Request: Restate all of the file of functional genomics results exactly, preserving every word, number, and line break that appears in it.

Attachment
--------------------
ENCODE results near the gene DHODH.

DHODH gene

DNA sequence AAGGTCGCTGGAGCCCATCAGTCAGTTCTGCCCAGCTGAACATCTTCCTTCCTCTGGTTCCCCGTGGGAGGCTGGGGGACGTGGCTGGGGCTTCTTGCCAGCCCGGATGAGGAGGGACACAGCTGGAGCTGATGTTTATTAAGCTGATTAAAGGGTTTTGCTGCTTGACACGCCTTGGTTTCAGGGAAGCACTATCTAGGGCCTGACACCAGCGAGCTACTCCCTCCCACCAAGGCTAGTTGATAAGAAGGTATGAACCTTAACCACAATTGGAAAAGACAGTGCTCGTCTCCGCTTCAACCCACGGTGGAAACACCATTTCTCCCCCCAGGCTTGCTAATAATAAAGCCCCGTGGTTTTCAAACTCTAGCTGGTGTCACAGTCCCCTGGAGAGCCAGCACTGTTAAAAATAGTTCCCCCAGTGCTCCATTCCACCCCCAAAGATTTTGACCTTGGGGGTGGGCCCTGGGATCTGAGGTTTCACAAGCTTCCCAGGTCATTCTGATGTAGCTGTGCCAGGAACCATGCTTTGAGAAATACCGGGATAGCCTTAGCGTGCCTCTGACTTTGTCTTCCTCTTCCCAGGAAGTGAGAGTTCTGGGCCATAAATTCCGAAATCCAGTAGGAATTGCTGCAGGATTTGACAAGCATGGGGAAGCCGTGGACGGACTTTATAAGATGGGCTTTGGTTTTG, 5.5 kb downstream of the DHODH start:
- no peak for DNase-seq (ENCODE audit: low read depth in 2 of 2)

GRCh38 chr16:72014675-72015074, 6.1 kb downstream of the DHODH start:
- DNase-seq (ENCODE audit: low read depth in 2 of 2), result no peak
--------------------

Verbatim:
ENCODE results near the gene DHODH.

DHODH gene

DNA sequence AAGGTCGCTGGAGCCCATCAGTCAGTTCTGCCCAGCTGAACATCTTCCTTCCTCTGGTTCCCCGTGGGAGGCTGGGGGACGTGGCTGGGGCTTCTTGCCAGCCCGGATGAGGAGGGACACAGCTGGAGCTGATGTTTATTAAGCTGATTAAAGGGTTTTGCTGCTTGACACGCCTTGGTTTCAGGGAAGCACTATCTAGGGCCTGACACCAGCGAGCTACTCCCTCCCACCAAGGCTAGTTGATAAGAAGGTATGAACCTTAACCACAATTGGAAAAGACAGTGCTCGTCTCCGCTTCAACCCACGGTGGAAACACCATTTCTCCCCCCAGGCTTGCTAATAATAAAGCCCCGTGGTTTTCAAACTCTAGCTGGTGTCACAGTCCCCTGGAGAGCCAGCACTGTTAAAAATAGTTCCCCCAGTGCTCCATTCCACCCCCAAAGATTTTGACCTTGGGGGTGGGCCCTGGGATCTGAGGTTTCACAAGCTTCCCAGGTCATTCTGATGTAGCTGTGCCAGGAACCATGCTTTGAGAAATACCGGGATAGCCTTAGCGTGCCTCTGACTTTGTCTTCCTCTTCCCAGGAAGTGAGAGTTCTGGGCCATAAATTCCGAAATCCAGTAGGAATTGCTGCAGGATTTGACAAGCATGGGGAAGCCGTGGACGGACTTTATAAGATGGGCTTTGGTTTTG, 5.5 kb downstream of the DHODH start:
- no peak for DNase-seq (ENCODE audit: low read depth in 2 of 2)

GRCh38 chr16:72014675-72015074, 6.1 kb downstream of the DHODH start:
- DNase-seq (ENCODE audit: low read depth in 2 of 2), result no peak